COLDSPRING — Fine Arts benefactor and COCISD Education Foundation President Suzanne York was honored at the Lincoln Junior High One Act Play performance of “Lafayette No. 1” on Jan. 10.

In recognition of York’s support of the COCISD Theater Arts program and in memory of her son, the late actor Jason Murphy, Theater Arts Instructor Amanda Kendrick announced that there will be a permanently reserved seat in Murphy’s name at all future COCISD Theater Arts public performances.

Earlier this school year, York donated funds in memory of her son to the Speech & Theatre Arts Dept. at COCISD for the purchase of UIL One Act Play stage pieces for competitions.

“We are so grateful for Mrs. York’s contribution. The stage pieces are great,” Kendrick said.

Jason Murphy was a working actor in Los Angeles in commercials, film, and improv stage work. Award-winning and beloved by his alma mater, Pepperdine University at Malibu, he was memorialized by a standing-room-only crowd at the university in 2017.

As president of the COEF, York has a passion for providing enhanced educational opportunities for students. She encourages individuals to make dedicated contributions to any COCISD department of their choosing through the Education Foundation.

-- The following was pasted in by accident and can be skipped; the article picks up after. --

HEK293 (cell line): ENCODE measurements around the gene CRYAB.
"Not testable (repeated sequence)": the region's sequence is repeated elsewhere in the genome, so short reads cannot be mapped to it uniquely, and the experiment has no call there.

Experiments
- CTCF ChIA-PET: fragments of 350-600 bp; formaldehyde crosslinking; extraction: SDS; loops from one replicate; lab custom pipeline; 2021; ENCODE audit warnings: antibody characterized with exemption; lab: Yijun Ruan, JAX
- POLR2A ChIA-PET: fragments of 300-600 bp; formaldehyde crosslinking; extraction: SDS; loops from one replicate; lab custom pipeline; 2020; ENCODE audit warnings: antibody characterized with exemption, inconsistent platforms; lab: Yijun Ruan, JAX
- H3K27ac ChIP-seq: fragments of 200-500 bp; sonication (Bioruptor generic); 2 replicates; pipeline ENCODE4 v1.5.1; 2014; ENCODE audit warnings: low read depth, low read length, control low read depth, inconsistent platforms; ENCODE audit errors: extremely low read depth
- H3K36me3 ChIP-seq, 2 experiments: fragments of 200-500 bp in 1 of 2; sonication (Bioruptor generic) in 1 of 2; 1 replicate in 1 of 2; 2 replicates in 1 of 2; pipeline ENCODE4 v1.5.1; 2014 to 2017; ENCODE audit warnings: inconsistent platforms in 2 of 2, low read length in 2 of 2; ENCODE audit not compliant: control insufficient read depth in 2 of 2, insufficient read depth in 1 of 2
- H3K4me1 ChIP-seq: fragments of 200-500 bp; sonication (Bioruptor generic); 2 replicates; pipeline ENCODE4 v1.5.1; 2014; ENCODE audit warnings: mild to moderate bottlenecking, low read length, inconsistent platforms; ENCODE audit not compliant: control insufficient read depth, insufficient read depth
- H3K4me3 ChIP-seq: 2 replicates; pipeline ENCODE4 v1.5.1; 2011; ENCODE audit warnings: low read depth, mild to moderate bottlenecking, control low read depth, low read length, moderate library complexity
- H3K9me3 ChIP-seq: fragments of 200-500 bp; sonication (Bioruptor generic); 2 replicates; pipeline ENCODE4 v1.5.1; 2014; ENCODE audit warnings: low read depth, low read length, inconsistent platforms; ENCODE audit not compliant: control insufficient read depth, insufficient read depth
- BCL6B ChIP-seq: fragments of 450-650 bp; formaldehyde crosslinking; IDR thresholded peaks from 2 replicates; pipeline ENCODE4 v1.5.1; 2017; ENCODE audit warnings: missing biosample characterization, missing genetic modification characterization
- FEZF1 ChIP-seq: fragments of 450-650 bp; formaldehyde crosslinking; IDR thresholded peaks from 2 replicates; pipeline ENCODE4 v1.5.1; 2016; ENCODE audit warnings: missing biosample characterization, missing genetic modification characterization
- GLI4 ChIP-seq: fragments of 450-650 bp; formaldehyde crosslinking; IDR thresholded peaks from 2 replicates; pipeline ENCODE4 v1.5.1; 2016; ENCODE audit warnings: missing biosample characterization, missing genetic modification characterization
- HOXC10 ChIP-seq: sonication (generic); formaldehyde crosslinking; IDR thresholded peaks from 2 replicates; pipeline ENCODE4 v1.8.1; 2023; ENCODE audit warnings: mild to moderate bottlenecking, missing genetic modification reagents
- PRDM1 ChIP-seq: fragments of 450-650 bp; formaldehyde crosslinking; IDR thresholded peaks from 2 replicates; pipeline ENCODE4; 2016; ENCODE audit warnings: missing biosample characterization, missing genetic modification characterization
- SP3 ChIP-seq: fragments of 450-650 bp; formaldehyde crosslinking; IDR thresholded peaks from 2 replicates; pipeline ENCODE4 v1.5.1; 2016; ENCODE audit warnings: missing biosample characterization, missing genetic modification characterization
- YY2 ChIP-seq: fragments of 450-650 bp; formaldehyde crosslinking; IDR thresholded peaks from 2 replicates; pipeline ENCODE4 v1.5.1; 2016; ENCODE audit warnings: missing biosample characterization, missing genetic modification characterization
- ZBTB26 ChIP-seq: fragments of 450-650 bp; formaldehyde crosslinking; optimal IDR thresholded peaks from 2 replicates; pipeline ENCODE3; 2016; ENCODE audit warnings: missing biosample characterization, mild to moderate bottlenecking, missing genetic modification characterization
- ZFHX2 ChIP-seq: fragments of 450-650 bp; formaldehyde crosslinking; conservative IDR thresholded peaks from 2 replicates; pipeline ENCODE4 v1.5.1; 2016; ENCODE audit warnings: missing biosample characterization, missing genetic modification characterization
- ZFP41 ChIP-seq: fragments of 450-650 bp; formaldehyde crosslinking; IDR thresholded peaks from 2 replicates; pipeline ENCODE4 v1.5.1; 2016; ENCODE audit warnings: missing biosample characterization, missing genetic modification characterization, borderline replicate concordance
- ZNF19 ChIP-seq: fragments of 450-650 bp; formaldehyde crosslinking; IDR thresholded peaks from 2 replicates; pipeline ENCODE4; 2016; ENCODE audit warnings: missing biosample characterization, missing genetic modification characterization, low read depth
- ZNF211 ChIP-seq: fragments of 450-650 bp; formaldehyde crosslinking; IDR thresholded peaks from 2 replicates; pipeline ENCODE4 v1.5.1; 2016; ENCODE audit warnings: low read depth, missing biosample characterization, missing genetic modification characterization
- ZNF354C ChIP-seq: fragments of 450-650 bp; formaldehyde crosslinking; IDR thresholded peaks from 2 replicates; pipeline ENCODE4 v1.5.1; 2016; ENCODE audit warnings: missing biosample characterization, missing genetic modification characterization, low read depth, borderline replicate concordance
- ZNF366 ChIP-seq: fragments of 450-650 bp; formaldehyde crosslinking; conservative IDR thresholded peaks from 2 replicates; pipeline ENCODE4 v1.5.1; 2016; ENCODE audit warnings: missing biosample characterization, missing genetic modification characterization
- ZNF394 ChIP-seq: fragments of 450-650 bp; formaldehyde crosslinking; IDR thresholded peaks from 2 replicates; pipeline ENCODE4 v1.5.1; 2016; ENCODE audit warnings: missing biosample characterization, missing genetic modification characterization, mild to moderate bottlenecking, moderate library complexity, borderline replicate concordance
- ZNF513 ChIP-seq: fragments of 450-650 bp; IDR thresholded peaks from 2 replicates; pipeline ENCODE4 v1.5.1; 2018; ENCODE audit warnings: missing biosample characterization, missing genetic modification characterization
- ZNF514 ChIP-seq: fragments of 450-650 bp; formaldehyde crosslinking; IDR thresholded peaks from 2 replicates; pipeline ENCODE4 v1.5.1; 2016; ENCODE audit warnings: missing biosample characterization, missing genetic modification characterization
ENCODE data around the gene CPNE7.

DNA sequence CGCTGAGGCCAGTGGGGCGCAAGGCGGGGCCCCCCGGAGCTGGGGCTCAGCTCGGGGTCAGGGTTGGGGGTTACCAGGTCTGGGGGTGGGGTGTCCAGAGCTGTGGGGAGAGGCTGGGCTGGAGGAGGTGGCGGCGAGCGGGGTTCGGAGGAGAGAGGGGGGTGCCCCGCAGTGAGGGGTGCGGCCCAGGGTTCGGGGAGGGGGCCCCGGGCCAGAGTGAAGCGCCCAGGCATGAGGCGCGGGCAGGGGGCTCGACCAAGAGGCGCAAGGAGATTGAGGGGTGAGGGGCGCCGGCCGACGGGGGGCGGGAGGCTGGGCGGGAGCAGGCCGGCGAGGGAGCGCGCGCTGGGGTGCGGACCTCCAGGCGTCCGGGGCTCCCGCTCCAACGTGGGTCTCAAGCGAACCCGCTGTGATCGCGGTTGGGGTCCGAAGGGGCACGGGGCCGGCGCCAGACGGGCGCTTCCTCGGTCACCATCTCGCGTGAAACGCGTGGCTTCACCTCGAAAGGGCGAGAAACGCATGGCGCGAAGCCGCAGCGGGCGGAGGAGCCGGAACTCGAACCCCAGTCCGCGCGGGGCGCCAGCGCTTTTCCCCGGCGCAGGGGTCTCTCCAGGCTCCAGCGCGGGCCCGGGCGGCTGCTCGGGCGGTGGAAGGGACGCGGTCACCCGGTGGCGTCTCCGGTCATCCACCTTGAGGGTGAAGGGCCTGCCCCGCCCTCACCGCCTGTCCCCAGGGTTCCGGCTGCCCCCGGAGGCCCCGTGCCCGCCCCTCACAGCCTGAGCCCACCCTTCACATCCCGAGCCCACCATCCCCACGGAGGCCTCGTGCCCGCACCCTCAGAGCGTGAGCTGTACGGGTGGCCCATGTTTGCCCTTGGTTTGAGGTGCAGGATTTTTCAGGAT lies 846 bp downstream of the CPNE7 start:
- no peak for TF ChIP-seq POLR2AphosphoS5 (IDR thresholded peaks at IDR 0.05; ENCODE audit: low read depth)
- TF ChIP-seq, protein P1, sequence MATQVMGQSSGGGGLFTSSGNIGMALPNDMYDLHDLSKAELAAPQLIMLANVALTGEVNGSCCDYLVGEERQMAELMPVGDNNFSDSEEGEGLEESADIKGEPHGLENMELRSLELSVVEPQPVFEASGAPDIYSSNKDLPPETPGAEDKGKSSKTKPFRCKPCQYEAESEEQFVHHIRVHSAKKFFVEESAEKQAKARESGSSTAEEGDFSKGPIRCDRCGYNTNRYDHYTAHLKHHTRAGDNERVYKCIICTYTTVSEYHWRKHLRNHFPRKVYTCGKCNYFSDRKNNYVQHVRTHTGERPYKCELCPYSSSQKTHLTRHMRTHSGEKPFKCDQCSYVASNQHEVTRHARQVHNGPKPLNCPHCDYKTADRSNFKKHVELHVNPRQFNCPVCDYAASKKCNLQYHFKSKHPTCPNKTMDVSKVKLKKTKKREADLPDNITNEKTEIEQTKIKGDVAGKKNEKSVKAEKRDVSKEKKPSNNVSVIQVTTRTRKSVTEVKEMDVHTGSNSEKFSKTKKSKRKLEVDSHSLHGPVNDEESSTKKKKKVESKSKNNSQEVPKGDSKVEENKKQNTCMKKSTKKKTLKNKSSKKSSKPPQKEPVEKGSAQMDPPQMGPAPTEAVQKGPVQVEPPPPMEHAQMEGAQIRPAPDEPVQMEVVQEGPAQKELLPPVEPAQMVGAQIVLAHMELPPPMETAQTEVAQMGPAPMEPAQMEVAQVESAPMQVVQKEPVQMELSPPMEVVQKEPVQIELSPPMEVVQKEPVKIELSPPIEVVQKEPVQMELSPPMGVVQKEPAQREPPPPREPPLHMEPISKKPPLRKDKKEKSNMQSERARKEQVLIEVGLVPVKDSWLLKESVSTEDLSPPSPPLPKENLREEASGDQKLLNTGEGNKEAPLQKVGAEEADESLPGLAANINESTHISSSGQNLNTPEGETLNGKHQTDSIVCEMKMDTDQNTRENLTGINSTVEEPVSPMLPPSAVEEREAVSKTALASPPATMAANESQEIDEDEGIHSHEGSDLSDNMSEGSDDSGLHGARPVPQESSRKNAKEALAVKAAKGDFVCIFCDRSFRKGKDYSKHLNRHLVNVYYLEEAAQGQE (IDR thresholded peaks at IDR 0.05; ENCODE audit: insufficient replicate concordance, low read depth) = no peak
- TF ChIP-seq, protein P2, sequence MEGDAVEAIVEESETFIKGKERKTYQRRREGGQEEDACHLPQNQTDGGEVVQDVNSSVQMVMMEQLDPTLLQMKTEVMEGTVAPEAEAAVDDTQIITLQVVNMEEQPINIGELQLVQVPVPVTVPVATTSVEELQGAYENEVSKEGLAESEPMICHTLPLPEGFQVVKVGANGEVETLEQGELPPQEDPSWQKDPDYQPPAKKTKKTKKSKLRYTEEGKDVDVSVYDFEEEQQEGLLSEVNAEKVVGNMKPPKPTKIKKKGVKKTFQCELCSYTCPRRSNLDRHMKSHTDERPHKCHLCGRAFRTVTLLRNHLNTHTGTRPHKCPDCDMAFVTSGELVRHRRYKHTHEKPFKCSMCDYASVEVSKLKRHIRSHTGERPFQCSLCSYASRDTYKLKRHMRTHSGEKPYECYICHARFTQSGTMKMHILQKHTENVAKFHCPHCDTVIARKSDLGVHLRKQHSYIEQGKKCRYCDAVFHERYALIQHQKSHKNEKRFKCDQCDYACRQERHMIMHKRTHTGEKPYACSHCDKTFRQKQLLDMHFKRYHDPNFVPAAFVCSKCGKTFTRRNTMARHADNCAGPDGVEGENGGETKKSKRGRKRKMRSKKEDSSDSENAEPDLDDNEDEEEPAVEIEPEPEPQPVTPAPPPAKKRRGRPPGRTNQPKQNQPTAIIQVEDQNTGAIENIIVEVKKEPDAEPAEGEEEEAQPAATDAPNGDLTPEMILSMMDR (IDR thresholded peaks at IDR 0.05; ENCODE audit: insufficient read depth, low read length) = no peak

“Contact Cassie Gregory at COCISD,” said York. “All monies go directly to student enrichment in classrooms, including dedicated gifts in memory of a loved one.”

Gregory may be reached at (936) 653-1138 or email This email address is being protected from spambots. You need JavaScript enabled to view it..

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The dreaded traffic stop

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GregCapersSheriffTraffic stops aren’t a thing to be feared, but there are some things that will make the event easier for everyone. Here are some areas of interest that will broaden your knowledge of interacting with law enforcement in a routine vehicle traffic stop.

Many of us, myself included, have experienced a vehicle traffic stop, whether on the streets of our neighborhood or on a fast-moving highway. It’s important to note that traffic stops are not always for a potential violation of the Texas Transportation Code. Often they are performed to call attention to a potentially hazardous condition with your vehicle such as an under-inflated tire, a vehicle door not closed completely, or smoke emanating from the vehicle, etc. Things that if not brought to the attention of the driver could result in a more serious condition.

When you first see the sheriff’s vehicle, pull over quickly and safely, letting the officer know you understand and are complying. Use your signal and pull as far to the right shoulder as you can. Your goal is to make it clear that you understand what is required of you.

After the vehicle stops

•Always be calm and polite during a vehicle traffic stop. Just like you, the deputy is just doing a job for your safety and the safety of the public at large.